They used IPIX walkthroughs to let you view one of his buildings then click on a thumbnail of a part of it to hear a small presentation about that aspect of the building.

Description of one building
Their experience was that lots of viewers would watch the documentary through and then explore the "information space" provided by the DTV enhanced material. "Beauty then Intellect" I believe she said.

One thing that made this so wonderful was all the material brought together in one, coordinated place. This was no mean feat. There were immense intellectual property rights problems. She worked 8 months, 14 hour days, much of it to get the material and enough rights to do the test. (The actual production was about 12 weeks, and cost $350,000 she said.) They solved some problems by not making it generally available on the Web -- many rights contracts only last 3 years. A copy of the project is in the Smithsonian as an example of early enhanced TV, but only viewable on a kiosk of some sort.

The audience reacted very strongly to this project. They loved the mixture of lots of stories presented as short movies, together with the navigation and the simple, beautiful design of the screens. They wanted all stories to be told this way. They also mourned the fact that they and the rest of the world won't be able to get their hands on the results of this work (for intellectual property reasons).

I was struck by their success (looking like the great stuff from Corbis in the CDROM world) and how regular people could use tools like Trellix Web and RealSlideshow to craft web sites that would follow in this project's footsteps.

Melissa Joulwan
Organic Online's senior associate creative director, Melissa Joulwan, showed how her company approaches the building of web sites for clients. What she stressed about her company is that the editorial department is involved from the first. They develop fictional characters and scenarios to guide them in their design (much as you are supposed to for any product design as I understand it).

Melissa Joulwan
Melissa Joulwan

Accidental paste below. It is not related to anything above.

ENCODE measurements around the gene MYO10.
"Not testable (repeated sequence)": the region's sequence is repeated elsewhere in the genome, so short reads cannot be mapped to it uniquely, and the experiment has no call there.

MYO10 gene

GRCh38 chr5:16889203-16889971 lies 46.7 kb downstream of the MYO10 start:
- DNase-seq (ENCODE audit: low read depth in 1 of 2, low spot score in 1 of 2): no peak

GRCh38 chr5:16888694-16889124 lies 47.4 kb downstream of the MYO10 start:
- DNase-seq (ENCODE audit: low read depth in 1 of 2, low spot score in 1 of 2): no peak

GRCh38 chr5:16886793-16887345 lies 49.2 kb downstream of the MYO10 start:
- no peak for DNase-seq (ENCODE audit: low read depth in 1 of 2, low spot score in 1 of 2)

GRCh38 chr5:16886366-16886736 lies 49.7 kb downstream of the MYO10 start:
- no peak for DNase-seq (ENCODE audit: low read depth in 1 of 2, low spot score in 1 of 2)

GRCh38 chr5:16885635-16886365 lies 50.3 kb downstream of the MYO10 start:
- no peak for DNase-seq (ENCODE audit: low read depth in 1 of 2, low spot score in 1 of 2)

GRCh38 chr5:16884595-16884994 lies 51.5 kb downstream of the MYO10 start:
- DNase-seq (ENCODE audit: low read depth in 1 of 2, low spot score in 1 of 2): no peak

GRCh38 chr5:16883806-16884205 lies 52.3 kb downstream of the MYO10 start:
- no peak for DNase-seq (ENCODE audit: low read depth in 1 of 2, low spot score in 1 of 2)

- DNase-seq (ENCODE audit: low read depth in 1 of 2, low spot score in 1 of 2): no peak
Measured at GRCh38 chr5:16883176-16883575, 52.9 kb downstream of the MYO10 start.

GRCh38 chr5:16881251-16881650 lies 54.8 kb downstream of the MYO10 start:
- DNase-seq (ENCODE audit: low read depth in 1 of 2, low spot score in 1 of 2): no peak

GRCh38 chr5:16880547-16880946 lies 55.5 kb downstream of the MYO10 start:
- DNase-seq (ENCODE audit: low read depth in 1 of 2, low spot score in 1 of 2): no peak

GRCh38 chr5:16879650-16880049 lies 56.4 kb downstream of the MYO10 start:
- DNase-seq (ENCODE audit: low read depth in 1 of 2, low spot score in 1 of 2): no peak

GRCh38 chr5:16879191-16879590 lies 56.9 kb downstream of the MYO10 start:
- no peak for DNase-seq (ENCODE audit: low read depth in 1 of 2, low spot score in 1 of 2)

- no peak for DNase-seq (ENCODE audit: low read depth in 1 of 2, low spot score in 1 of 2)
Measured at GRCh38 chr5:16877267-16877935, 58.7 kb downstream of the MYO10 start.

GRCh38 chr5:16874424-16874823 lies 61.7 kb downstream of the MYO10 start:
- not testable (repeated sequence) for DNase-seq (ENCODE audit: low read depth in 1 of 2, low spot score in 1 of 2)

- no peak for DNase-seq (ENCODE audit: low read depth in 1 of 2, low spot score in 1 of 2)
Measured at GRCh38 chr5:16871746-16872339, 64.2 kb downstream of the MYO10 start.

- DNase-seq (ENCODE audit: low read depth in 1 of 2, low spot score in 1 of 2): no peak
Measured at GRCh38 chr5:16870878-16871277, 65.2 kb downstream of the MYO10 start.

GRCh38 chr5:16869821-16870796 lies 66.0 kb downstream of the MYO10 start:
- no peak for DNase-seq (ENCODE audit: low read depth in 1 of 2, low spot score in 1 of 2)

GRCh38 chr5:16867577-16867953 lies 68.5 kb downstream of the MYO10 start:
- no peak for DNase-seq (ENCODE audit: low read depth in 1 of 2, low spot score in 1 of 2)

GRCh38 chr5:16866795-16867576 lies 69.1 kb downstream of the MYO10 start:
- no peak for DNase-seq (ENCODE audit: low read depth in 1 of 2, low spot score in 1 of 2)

Her points: "Organic Storytelling":

   User Profiles: Characters based on research, one or two of which serve as the "muse" for the site.
   Conceptual Models: The theme, based on business objectives and target audience, guides development.
   User Scenarios: The "plot", exploring the muse's experiences using the existing/proposed web site, highlighting strengths and weaknesses.

She quoted Disney Imagineering:

When a myth or story is created, it may present itself in the form of a basic outline, oral or written story, or even a poem. Because it is primarily a design aid -- an inside story told only within our halls -- the mythology may never be known to park guests. But it is there to support the structure of the story, just as steel, wood, and concrete support its physical structure.

Now that we knew what they said they did, she showed a proposal that they did for Blockbuster Video.

The characters were two members of the Connelly family, the young son and the mother:

Karen Connelly, age 39, uses...
Family member acting as their muse
Then she walked us through some scenarios as the son looked for an action movie:

Melissa pointing to something on the screen
Melissa showing their prototype
It was very compelling. They got the account. Audience members then asked questions. "How big was the home page, how long did it take to download? How did you hook up the database?" Her answer: This was just a demo, done in 4 days. In a demo, who cares if you can really implement it... I asked about usability testing. She said they use it, both usability testing and focus groups (they are different). However, when budgets are set, usability is one of the first to go (a mistake, I feel).

Heath Row
The morning ended with a presentation by Heath Row, associate editor of Fast Company, the magazine. This was Heath's first time speaking at a conference, and he was nervous. (He does, though, speak in groups a lot -- that's part of his job as you'll learn.) His magazine likes to run stories about corporations, and also about storytelling within corporations for beefing up presentations. (He has a web page with lots of links to articles about adding storytelling to your work.) An article in the magazine about last year's Digital Storytelling Festival was responsible for lots of the attendees finding out about it and attending this year.